Canadian citizen and Sikh separatist leader Hardeep Singh Nijjar was shot and assassinated in British Columbia in the middle of June. His rise to prominence in the separatist Khalistan Tiger Force, an organization in India advocating for an independent Sikh state, followed his migration to Canada from India in the mid-1990s.
Since the Sikh leader’s death became public knowledge in recent months, Canada and India have been at odds over who is responsible for what. Canadian ambassadors have lately been expelled by Indian authorities.
India Expels Dozens of Canadian Diplomats
The Financial Times reported on October 3 that India had given Canada a week to pull out 41 of its diplomatic corps. Officials in New Delhi allegedly threatened to strip diplomatic immunity from any envoys who stayed past the October 10 deadline, according to the report’s sources.
Canadian Prime Minister Justin Trudeau assured reporters that he had no intention of angering Indian authorities or further inflaming the situation. He promised that Washington would “engage responsibly and constructively” with their counterparts in New Delhi.
Before heading into a cabinet meeting, Foreign Affairs Minister Mélanie Joly met briefly with the press. Diplomats “on the ground” are crucial now as tensions are rising between the two countries, she said.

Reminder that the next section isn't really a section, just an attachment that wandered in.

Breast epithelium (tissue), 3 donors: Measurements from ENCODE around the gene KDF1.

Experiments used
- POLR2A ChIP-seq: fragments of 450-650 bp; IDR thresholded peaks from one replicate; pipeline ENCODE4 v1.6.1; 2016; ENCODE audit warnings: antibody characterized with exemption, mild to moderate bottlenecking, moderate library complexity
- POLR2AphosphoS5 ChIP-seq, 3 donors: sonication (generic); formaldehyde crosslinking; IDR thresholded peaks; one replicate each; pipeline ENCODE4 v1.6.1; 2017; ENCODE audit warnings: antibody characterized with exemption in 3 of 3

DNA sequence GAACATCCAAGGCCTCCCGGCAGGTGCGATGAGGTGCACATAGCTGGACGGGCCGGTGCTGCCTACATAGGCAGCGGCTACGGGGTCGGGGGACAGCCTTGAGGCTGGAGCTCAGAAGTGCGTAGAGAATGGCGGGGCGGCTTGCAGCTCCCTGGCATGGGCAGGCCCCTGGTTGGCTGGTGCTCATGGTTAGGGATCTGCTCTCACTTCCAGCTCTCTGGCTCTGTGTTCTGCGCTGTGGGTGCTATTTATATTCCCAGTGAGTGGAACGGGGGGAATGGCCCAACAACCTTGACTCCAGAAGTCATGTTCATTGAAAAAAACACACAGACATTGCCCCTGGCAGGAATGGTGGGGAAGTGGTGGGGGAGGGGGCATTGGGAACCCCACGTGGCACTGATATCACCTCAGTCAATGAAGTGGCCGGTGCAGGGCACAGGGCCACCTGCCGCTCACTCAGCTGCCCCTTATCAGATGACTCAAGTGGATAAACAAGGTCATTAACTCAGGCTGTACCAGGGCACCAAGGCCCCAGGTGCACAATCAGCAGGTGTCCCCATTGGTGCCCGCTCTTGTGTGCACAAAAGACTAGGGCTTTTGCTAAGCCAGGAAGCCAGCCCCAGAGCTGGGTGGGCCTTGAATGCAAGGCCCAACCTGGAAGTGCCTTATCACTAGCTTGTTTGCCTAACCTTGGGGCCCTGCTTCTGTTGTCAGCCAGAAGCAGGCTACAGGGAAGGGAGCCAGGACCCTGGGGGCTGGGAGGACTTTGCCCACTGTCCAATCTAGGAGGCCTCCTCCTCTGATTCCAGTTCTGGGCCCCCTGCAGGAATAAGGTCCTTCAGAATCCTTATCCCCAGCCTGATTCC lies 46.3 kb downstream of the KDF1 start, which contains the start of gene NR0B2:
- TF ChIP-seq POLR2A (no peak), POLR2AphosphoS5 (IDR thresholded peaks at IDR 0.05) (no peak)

Joly said the disagreement shows how important it is to have a “strong diplomatic footprint in India.” But she wouldn’t talk on India’s demand that 41 of Canada’s 62 diplomats be recalled.
Both countries have been expelling roughly the same number of people so far. There are more Canadian diplomats in and around New Delhi than there are Indian diplomats in Ottawa. Because of that, India has given permission for 21 diplomats to stay in the country.
How the Feud Between Canada and India Began
On September 18, Trudeau addressed the murder of Nijjar during a statement on the floor of the House of Commons. He informed legislators that they were looking into “credible evidence” that Indian government operatives had a hand in killing the Sikh leader. He promised to “hold the perpetrators of [Nijjar’s] murder to account.”
The next day, Joly verified rumors that a “key” diplomat had been expelled from India. The head of India’s foreign intelligence services in Canada, according to her description.
Naturally, India’s Foreign Ministry was outraged by the deportation and denied that an Indian government agent was involved in Niijar’s killing as claimed by Trudeau. As a swift response, India called in Canada’s High Commissioner in India, Cameron MacKay. MacKay was kicked out of the country by the Department of Foreign Affairs on September 19th.
Since then, tensions between the two nations have persisted.